Have you ever been told to turn the volume down on your music? Have you ever wondered why when something is loud it is said to have more volume? In this instructable I hope to clear up some major misconceptions about sound, and hopefully help you understand how sound works.
This instructable is more of a how it works as opposed to a how to. Once you understand how it works, it is much easier to learn the how to.
Please note that I am constructing this from a sound engineer's point of view. Most of the content is theory, so please keep that in mind when you read this.
If you haven't read my first instructable "How Sound Works" yet, I suggest you read it first. You can find it here: http://www.instructables.com/id/How-Sound-Works/
Step 1: What is sound pressure?
Sound Pressure Level is normally abbreviated SPL. SPL is calculated in decibels or db. Please note that db is a relative term. It can refer to almost anything, however, the most well known is SPL. Most of the time when someone is talking about db, they are probably referring to SPL.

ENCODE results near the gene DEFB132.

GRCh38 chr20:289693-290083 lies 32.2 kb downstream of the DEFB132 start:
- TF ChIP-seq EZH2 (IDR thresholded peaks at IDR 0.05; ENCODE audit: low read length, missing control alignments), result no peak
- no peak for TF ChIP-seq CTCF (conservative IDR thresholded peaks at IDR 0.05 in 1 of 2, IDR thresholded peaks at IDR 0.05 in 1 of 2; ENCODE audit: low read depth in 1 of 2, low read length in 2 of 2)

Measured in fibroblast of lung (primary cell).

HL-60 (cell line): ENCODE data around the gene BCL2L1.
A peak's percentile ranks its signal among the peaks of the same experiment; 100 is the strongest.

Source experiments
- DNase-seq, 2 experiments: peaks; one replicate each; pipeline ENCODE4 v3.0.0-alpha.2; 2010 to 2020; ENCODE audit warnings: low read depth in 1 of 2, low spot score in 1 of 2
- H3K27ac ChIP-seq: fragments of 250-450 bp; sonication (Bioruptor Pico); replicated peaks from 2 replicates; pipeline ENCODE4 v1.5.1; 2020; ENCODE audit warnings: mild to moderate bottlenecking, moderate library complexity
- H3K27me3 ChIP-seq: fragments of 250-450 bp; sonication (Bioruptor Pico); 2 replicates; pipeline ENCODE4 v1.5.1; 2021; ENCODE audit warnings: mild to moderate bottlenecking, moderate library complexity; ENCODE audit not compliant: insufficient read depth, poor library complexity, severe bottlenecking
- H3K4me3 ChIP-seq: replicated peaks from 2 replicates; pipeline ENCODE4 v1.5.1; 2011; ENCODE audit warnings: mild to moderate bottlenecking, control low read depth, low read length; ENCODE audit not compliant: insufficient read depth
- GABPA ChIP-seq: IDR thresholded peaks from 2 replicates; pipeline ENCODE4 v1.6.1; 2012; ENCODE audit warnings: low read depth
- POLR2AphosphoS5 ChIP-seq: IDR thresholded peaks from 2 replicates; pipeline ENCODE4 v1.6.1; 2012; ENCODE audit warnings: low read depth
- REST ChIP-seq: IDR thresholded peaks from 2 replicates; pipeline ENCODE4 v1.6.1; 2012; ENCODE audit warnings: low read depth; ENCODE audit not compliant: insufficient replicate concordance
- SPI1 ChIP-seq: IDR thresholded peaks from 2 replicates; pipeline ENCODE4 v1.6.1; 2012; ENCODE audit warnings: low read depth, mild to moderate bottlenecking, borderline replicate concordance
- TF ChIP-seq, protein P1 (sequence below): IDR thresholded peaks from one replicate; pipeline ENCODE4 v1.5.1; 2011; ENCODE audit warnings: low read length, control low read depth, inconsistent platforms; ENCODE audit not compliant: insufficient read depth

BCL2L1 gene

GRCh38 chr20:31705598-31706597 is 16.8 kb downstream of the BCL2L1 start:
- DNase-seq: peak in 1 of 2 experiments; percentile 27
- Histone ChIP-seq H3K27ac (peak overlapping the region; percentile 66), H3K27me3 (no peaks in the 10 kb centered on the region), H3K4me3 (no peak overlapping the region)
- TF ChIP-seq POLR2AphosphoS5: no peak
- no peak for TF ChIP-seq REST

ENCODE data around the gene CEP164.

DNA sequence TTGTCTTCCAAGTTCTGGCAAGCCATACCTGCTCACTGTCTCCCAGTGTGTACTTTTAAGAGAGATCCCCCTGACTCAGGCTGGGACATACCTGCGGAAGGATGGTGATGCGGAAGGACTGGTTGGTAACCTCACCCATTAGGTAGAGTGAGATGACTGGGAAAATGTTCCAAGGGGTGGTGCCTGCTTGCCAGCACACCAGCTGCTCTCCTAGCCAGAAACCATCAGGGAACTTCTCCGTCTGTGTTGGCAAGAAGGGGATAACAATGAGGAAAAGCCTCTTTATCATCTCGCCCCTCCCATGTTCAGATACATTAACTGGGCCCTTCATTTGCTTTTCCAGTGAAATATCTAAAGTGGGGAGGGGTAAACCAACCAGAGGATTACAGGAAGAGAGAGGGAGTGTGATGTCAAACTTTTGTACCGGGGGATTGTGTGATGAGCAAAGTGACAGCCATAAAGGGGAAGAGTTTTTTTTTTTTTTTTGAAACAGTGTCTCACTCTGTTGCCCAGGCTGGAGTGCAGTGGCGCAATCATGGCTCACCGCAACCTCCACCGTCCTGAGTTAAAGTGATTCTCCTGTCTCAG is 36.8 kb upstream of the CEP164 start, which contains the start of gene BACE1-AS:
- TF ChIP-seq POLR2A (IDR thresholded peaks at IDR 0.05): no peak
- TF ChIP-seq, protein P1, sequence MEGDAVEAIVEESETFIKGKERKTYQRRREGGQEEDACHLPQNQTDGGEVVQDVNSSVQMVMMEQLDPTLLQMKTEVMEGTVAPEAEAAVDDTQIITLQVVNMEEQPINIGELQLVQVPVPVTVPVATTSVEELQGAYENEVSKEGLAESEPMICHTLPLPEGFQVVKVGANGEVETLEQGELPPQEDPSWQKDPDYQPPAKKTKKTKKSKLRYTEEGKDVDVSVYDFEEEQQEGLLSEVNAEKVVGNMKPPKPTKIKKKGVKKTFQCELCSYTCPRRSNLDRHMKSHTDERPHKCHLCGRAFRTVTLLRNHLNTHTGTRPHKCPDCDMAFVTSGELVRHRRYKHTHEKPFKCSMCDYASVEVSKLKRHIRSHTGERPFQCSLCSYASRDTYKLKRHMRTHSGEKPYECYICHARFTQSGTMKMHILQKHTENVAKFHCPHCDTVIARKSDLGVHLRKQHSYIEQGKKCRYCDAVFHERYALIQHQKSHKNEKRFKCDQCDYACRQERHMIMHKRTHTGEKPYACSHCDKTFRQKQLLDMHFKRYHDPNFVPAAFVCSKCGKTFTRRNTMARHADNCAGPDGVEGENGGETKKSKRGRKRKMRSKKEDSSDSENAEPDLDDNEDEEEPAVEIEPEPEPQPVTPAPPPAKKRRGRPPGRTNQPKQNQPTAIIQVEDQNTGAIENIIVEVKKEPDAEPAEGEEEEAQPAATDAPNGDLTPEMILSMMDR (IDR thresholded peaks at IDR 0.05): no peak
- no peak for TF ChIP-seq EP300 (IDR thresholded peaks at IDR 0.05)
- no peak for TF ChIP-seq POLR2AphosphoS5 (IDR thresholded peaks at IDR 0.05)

Step 2: The difference between Sound Pressure and Volume
The human ear hears pressure, not volume. The difference between sound pressure and volume is that the closer that to the source of the sound, the more pressure you will hear. The farther away you get from the source of the sound, the pressure will be less, but the volume will be the same. A good analogy would be a faucet. At the top of the faucet where the water comes out, there is more pressure than at the bottom, but the volume of water is the same. (See picture)
One thing to remember with SPL is that as you turn the pressure up, you generally also increase the volume. Volume does affect sound, even though it does not directly affect how we perceive how loud something is. One of the main characteristics of a professional speaker is that it can produce more pressure with less volume than a consumer speaker can.